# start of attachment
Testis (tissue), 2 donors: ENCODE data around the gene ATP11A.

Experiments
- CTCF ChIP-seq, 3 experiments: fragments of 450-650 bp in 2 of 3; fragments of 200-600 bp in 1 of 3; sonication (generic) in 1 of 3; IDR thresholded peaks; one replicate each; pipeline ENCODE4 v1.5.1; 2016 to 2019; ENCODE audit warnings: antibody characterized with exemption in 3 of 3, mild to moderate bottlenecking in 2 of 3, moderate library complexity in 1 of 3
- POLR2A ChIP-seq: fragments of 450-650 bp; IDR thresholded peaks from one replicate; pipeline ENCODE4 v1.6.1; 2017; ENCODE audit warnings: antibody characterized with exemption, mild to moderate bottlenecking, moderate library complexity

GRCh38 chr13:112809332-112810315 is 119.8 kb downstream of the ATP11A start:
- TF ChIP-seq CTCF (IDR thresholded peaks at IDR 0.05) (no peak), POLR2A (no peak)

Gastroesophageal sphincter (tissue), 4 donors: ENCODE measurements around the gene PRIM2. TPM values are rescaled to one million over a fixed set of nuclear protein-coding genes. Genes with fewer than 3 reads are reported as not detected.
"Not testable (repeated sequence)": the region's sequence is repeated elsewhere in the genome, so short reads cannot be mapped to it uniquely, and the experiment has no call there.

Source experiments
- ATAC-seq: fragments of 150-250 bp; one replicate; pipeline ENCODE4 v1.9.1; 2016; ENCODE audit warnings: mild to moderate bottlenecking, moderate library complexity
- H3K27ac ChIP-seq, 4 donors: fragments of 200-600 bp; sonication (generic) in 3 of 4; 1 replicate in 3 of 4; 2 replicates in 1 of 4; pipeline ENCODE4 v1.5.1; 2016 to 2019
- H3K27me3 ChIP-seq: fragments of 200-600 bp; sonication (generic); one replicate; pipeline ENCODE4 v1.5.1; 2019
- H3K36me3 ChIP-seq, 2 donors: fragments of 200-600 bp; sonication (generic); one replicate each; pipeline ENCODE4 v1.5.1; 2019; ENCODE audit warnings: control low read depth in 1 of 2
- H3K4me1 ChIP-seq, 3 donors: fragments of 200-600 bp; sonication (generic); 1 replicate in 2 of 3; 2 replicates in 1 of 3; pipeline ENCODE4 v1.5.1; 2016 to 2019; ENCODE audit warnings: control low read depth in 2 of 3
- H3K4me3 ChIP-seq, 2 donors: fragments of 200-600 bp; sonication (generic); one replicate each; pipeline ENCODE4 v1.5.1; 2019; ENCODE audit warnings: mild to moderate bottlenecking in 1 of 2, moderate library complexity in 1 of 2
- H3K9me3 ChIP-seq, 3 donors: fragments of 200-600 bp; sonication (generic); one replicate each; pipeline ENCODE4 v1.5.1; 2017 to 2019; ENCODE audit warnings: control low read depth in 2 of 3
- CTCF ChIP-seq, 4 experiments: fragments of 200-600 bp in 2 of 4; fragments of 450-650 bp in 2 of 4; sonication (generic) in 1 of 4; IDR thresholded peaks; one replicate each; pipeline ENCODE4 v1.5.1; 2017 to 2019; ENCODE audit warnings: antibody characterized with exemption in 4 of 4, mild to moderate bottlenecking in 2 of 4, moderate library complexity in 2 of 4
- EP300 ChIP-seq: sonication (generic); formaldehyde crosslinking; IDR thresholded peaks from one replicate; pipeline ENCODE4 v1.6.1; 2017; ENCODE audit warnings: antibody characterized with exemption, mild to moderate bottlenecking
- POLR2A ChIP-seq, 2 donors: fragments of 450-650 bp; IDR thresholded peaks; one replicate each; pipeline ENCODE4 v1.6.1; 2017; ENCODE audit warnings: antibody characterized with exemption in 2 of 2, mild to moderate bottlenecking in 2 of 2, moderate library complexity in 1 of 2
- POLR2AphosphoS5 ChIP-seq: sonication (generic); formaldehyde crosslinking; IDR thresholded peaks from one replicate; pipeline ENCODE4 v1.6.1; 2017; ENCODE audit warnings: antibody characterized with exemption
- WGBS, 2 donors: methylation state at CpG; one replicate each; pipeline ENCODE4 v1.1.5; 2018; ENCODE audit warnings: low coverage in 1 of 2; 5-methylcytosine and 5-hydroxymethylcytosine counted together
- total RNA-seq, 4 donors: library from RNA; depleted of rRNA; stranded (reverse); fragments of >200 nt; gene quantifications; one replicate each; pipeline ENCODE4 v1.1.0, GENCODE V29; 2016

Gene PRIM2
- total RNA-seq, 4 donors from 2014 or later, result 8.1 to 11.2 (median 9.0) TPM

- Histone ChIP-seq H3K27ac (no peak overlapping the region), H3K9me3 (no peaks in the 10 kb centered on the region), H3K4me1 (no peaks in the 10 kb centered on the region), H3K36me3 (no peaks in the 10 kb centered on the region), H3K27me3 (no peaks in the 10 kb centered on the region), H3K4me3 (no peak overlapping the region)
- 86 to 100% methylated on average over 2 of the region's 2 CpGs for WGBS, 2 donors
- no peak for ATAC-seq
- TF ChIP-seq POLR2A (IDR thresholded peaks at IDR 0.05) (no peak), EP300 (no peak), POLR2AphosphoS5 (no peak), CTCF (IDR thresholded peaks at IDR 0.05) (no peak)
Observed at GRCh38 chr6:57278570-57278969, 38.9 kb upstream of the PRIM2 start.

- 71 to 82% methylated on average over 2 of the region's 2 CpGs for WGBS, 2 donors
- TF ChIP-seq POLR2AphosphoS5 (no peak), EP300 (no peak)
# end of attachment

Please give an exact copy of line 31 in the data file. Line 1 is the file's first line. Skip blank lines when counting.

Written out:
- TF ChIP-seq POLR2AphosphoS5 (no peak), EP300 (no peak)